How does the skills gap affect manufacturing?

The global economy wouldn't exist without the manufacturing sector. The companies and workers in the industry provide consumers with the goods they require to maintain their desired lifestyles. As people's demand for their favorite products increases, businesses in the sector and the need for skilled employees grow. However, this may be a problem for the supply chain, as interest in the field from younger generations declines even as job openings go up. To be able to meet demand, manufacturers will need to find new ways to recruit workers and build enthusiasm for the industry.

What's the employment outlook?
The Great Recession affected the success of various sectors in the U.S. However, since its end in 2009, the economy has been on the rise. Manufacturing, particularly, is no stranger to an increase in production. According to the recent "Report on Business" from the Manufacturing Institute for Supply Management, the industry is experiencing an upturn in business for the 31st consecutive month. While the manufacturing index is down 0.8 percent from the previous month, July registered a manufacturing index at 52.7 percent. Any number above 50 percent generally signifies that the sector is expanding. While it has slowed, the demand for manufacturing workers is still increasing.

Deloitte and the Manufacturing Institute reported that approximately 700,000 new positions in manufacturing will be created because of economic growth by 2025. Another 2.7 million jobs will also need to be filled as baby boomers reach retirement age. While this provides plenty of opportunities for aspiring manufacturers, this employment growth may not be as positive as it seems. Approximately 2 million of those positions will remain open because of a lack of skilled workers. Employees left during the recession, interest in the field has declined, and many students are not receiving an in-depth education in science, technology, engineering and math at school. There will be a plethora of jobs to fill, but there won't be enough employees to do so.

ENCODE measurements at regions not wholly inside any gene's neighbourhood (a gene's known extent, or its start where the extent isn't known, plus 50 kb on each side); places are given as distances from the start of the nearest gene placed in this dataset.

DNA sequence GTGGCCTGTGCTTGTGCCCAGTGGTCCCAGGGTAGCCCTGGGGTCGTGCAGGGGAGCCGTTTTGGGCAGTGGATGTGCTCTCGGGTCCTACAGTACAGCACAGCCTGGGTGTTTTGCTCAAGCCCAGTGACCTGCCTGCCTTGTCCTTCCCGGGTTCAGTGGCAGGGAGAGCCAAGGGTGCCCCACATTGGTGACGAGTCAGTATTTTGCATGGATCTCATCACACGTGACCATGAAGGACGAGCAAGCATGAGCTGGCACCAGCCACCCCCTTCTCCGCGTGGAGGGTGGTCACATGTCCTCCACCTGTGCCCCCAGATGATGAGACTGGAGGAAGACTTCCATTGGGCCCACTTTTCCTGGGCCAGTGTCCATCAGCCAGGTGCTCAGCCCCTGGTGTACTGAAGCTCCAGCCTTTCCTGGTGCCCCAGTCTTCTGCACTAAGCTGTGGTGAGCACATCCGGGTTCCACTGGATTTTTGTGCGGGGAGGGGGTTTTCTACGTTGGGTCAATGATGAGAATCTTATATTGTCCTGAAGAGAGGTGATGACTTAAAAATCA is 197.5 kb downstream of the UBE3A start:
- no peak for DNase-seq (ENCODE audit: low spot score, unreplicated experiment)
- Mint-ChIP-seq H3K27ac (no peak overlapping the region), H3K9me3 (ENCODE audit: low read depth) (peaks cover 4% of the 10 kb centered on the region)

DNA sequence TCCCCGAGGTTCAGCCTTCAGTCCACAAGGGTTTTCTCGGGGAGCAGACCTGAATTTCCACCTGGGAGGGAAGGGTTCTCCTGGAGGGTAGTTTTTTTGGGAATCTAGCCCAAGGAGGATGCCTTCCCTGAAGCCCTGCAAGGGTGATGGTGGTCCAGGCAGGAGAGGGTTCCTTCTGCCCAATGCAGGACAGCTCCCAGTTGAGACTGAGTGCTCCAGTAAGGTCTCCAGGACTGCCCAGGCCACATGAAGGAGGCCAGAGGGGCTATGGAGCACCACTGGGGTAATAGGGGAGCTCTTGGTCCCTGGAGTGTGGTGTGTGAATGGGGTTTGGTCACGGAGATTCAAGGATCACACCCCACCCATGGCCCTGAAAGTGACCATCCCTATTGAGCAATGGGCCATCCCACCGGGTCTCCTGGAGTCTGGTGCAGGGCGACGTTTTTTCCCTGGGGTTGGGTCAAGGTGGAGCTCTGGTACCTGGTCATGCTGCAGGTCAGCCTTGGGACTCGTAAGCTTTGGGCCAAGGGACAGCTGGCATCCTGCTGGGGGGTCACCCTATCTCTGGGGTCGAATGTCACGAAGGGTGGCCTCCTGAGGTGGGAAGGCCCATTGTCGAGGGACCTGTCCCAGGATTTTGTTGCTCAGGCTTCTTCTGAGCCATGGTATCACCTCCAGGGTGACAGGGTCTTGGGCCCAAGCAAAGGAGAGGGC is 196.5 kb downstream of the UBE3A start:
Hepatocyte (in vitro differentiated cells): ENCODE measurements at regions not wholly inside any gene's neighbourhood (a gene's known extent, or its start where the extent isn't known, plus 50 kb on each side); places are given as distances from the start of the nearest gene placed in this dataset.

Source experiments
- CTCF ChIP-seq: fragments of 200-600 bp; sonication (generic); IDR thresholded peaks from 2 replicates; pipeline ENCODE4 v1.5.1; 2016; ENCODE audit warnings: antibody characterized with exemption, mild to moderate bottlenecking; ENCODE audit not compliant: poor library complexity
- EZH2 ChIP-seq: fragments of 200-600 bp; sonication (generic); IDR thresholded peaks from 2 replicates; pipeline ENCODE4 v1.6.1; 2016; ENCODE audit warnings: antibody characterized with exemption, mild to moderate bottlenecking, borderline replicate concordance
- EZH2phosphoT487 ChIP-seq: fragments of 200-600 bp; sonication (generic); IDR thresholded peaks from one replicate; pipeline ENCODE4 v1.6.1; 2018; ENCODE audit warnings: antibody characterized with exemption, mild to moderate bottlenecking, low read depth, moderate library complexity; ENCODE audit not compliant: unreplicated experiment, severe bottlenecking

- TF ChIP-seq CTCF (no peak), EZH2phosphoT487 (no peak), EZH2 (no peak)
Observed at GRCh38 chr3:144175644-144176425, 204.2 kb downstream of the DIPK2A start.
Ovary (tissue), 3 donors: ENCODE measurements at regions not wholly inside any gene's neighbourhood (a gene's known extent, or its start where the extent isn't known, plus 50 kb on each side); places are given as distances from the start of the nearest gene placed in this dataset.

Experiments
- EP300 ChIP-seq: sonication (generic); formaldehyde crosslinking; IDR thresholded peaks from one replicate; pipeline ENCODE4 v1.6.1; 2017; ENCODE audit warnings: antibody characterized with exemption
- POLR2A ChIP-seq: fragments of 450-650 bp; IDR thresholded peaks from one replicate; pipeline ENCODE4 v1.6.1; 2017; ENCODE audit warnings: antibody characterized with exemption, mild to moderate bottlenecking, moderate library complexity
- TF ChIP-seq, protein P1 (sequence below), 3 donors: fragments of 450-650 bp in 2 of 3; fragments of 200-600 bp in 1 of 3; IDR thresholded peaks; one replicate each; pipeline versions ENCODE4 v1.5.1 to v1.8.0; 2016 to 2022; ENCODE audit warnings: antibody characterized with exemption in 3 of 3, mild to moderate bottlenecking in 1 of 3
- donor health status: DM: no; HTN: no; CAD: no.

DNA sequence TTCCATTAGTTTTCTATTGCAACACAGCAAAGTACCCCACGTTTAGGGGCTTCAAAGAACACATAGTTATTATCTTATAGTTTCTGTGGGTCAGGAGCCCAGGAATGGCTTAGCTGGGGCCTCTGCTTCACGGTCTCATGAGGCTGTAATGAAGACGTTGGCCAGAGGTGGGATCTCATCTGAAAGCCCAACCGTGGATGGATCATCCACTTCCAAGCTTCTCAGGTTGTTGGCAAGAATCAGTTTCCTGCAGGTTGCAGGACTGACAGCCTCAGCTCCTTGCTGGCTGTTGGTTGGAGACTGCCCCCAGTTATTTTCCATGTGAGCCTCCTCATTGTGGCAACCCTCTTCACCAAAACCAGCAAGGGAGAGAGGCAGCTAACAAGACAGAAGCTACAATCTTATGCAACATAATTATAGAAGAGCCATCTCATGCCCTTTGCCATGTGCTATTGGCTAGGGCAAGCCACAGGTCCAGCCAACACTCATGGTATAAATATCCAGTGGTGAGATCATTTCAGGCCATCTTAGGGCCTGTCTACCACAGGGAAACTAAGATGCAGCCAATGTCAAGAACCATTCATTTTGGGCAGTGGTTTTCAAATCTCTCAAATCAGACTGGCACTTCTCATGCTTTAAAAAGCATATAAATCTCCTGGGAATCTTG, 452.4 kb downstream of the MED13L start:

What can be done to boost interest?
The U.S. is an increasingly white-collar society. According to a study from Deloitte and the Manufacturing Institute, millennials rank the manufacturing industry last on their list of possible career paths. However, many of them may not have any experience in manufacturing or technical activities. Approximately 53 percent of the survey's respondents believe schools provide an education that supports a career in manufacturing, and only 40 percent said today's students are qualified for those jobs. With the average retirement age of American workers at 64, 22 percent of manufacturing positions would be open by 2025, Deloitte and the Manufacturing Institute reported. Interest from the younger generations is crucial.

The best way to build curiosity for the sector is to offer apprenticeships, which combine on-the-job learning with in-class education. These programs offer countless benefits for both employers and students, the U.S. Department of Labor explained. Young workers can learn skills that will help them throughout their careers while earning wages for the tasks they do. They'll also be trained for positions before they even graduate high school. Employers with apprenticeships have seen higher retention rates, as 87 percent of students remain with the companies for at least nine months after they finish the program. They'll also be training people specifically for their positions, which means managers won't have to waste time and money teaching a new employee how to do the job.

The supply chain won't be successful if there aren't enough workers to fill positions. Manufacturers must start employee procurement processes before they require new staff members. By partnering up with schools throughout their communities, these businesses will be able to boost interest, provide technical skills and begin training potential workers before they're needed.

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